Published January 10, 2012
All of the evidence points to Mitt Romney winning comfortably in New Hampshire Tuesday night.
Watch Fox News Channel's coverage of the New Hampshire Primary results with Bret Baier and Megyn Kelly beginning at 8 p.m. ET.
But of course, next Saturday, we will all be watching Tom Brady compete against Tim Tebow, not Ben Roethlisberger.
Or just like Barack Obama was set to crush Hillary Clinton in New Hampshire back in January of 2008. Yet when the votes were counted, Hillary Clinton narrowly edged out the future president by two percentage points, 39%-37%.
This was a shock, since a CNN poll taken the weekend before the 2008 New Hampshire Primary showed then Senator Obama with a comfortable 10 point lead. CNN was not alone. A USA/Today Gallup poll, taken during the same period, had an even broader split, with Clinton trailing Obama by 13 points.
Curiously enough, the latest poll from Suffolk University (a poll that, in fairness, called the Obama vs. Clinton race neck in neck in 2008) shows Romney ahead by the same 13 point margin that Obama enjoyed in the final USA Today Gallup poll in 2008.
To find out whether we can expect another surprise tonight, it is instructive to look at what actually happened in 2008.
As Charles Franklin, a political science professor at the University of Wisconsin Madison, correctly observed back in 2008, the New Hampshire polls were wrong not because they overestimated Obama’s support; rather, the polls consistently underestimated how many voters would cast their ballots for Hillary Clinton. In fact, the polls were only wrong about the former first lady.
The CNN poll, for example, showed the following:
If you add up the percentages, you get 91%. Therefore, 9% of those polled were not committed to any candidate.
The actual results were:
Edwards (and presumably Kucinich) did a bit better than predicted, while Richardson underperformed. It is interesting to see how these numbers seem to offset each other. Arguable, therefore, the entire uncommitted vote broke to Clinton.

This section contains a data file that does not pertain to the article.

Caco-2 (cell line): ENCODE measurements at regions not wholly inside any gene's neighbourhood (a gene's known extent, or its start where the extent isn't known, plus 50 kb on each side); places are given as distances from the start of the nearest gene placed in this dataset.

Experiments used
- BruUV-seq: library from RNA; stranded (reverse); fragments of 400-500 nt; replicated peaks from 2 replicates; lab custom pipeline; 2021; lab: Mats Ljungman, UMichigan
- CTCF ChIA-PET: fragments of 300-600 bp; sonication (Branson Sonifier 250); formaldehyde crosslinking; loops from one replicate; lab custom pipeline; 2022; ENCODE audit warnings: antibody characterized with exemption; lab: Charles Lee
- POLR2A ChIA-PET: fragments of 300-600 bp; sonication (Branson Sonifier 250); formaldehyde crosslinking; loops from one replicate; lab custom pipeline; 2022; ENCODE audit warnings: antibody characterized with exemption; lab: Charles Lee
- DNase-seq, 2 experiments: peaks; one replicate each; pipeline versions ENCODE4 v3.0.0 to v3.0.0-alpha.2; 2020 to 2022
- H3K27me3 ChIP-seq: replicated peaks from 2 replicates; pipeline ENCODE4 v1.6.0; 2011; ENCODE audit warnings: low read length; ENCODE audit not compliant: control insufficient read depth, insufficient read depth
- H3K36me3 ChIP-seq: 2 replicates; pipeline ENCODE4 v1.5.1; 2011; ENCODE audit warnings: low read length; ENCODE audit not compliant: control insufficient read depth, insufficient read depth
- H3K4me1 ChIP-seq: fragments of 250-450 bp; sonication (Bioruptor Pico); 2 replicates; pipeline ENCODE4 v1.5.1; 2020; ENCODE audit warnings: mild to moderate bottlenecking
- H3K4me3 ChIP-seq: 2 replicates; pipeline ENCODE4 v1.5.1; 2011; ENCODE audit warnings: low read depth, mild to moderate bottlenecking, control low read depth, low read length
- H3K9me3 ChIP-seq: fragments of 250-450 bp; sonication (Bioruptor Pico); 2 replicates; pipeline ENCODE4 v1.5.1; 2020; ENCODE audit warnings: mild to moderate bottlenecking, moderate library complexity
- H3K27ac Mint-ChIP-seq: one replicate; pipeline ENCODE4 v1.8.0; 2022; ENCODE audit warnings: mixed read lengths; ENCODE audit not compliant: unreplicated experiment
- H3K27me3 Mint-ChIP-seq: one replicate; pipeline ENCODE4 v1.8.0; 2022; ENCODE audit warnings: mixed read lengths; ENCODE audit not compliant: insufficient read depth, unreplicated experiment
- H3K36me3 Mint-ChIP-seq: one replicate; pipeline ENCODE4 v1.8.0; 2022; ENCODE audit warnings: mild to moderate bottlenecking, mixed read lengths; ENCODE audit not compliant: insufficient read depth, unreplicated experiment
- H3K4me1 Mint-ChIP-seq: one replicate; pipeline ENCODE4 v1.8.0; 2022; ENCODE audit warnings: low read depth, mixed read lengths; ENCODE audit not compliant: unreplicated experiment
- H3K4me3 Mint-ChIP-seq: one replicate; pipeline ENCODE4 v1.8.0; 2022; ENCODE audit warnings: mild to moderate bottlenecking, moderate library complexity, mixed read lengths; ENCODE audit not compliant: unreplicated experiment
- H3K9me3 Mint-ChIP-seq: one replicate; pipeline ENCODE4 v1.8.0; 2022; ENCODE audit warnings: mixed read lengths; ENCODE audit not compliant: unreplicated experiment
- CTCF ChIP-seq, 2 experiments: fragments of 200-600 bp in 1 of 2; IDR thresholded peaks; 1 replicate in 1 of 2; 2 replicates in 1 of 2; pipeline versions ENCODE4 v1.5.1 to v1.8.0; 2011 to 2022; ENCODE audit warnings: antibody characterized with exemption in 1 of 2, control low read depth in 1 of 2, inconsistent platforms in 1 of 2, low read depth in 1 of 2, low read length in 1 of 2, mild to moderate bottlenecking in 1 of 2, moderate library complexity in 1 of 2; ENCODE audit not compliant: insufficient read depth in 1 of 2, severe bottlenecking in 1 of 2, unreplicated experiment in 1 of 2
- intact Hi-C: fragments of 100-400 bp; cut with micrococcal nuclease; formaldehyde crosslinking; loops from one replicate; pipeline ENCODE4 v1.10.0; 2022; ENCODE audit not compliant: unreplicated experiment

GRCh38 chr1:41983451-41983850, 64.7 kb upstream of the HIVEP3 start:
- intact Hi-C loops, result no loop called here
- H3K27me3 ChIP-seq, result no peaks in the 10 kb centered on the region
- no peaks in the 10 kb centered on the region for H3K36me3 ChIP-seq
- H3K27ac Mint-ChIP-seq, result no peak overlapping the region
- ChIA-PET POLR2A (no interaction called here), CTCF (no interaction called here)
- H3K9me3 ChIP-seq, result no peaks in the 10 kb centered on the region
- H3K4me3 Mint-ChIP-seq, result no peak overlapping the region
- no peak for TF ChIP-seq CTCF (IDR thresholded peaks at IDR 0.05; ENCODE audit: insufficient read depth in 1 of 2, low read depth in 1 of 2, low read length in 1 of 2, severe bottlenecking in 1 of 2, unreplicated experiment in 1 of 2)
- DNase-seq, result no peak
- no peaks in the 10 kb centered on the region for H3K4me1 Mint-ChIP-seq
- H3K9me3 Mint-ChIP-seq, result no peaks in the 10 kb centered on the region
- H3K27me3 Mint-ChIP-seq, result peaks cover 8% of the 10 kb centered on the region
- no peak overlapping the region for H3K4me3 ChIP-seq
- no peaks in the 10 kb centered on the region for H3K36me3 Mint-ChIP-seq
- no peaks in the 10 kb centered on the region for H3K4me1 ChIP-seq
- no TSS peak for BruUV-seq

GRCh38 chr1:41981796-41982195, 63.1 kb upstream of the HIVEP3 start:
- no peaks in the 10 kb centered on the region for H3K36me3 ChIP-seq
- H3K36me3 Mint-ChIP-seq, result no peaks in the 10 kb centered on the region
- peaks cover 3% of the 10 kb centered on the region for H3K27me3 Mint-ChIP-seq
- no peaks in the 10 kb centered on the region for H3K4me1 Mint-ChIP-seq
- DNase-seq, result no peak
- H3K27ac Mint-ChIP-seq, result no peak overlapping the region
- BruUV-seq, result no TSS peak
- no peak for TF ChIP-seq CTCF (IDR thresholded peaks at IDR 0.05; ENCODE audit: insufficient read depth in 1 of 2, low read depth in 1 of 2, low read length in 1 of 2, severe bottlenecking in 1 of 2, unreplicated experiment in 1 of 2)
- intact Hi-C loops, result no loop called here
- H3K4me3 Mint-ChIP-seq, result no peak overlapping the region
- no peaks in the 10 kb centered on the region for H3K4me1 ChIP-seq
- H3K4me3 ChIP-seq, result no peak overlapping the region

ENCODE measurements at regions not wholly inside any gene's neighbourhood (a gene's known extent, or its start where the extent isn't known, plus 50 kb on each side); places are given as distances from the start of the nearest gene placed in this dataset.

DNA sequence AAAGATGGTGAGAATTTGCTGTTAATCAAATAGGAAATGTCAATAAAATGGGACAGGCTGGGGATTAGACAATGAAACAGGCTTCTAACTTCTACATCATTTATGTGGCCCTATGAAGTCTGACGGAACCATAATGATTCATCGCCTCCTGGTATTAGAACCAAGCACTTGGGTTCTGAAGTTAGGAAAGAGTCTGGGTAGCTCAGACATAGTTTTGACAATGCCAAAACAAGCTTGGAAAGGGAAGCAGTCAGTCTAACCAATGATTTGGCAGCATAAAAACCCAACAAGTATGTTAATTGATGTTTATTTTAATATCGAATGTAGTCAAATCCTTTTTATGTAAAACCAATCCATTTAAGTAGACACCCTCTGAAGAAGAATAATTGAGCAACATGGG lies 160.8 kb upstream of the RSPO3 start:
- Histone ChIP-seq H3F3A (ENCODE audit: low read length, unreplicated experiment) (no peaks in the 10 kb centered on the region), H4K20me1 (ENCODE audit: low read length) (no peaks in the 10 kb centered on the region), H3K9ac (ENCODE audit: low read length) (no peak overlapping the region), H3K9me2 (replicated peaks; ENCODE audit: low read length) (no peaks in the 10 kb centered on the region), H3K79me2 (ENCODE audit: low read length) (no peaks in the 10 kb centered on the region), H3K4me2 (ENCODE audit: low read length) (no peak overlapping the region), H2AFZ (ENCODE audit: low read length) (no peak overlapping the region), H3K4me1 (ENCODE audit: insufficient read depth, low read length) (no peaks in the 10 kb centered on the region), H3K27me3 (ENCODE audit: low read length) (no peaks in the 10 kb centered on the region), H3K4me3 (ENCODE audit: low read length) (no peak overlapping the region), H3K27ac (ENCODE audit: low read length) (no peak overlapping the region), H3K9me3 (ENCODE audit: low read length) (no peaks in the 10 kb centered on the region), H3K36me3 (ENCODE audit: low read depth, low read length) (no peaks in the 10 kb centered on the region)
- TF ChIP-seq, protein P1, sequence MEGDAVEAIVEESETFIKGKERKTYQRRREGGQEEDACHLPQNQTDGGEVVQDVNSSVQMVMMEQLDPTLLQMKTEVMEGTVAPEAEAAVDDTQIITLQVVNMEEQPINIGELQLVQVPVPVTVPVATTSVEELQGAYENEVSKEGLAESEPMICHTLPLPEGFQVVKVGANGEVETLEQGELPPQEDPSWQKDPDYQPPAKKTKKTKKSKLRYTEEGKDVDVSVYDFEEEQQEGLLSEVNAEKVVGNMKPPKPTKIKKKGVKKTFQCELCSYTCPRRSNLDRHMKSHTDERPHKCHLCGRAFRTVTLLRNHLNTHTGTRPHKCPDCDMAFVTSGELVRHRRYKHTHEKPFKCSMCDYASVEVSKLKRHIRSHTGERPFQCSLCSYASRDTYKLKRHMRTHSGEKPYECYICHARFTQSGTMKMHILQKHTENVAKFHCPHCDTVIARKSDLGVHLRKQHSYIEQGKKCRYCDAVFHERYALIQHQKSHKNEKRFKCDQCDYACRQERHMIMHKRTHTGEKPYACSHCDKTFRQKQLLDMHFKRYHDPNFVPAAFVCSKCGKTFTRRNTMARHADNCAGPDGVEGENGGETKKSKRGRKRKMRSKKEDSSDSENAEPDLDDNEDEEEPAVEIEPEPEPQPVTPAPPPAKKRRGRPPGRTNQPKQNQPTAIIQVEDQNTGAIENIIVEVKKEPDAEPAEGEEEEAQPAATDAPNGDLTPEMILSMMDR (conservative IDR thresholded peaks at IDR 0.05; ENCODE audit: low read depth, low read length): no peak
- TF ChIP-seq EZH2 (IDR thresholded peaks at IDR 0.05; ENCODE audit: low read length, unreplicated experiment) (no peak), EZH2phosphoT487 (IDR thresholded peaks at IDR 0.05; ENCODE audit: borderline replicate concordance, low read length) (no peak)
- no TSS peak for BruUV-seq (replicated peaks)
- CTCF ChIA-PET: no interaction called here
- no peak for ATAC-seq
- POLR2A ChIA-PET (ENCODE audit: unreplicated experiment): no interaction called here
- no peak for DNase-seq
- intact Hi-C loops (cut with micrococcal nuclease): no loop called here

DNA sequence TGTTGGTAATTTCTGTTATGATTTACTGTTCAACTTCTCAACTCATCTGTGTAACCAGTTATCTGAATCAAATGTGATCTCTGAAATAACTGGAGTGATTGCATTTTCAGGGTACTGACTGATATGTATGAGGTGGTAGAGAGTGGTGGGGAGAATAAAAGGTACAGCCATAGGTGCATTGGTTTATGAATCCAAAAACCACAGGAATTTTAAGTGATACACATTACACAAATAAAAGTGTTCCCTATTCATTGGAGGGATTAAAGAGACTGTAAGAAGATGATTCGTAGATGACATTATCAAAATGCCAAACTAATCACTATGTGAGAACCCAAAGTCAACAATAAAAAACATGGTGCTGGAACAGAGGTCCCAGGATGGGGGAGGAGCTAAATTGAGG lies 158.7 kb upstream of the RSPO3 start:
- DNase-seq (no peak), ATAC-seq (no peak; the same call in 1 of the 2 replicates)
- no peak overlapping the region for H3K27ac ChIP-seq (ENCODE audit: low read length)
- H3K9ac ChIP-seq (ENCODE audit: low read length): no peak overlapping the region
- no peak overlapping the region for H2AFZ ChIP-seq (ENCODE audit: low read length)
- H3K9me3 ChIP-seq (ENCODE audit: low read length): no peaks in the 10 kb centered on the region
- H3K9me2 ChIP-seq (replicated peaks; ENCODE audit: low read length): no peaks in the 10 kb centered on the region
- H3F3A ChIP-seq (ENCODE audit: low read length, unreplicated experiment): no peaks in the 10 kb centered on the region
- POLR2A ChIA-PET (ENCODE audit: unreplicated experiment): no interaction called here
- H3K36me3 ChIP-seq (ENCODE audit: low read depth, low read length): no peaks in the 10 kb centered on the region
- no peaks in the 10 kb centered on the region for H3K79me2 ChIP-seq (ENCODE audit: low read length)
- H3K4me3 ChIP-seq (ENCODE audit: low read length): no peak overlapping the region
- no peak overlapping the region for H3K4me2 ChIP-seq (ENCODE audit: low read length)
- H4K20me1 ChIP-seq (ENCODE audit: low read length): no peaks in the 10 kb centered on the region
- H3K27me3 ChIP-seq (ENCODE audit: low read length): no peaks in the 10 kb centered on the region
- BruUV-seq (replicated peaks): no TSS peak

Now let’s look at the latest Suffolk University poll in New Hampshire.
When you do the math, 12% of the vote in this polls is not assigned to any candidate. Keep in mind that Romney’s support right now is somewhat lower than Obama’s. So if this 12% of the vote gravitated to one candidate, and Romney dropped just a bit, several candidates would become competitive. Of course, in the end, this type of collective action by voters is rare. Still, throughout the past few months, we have often seen support (often fleeting) galvanize around a particular candidate. And one has to look no further that last week's Iowa caucus to see how quickly Rick Santorum gathered the support that had eluded him during his months of campaigning in the Hawkeye state.
Of course, a loss by Romney would be the equivalent of the Bronco's beating New England next week.
As they say in football, that is why they play the game. And that is why we vote.
Still, Clinton’s come from behind was the start of very long, hotly contested race that lasted almost through to the Democratic National Convention. Will we see the same thing with the Republican party this year? Probably not, but if I were Mitt Romney, I would sure like to know what those undecided 12% are doing today.
Paul Sracic is chair of the department of political science at Youngstown State University in Ohio. He frequently writes on midwest and national politics. Follow him on Twitter at @pasracic.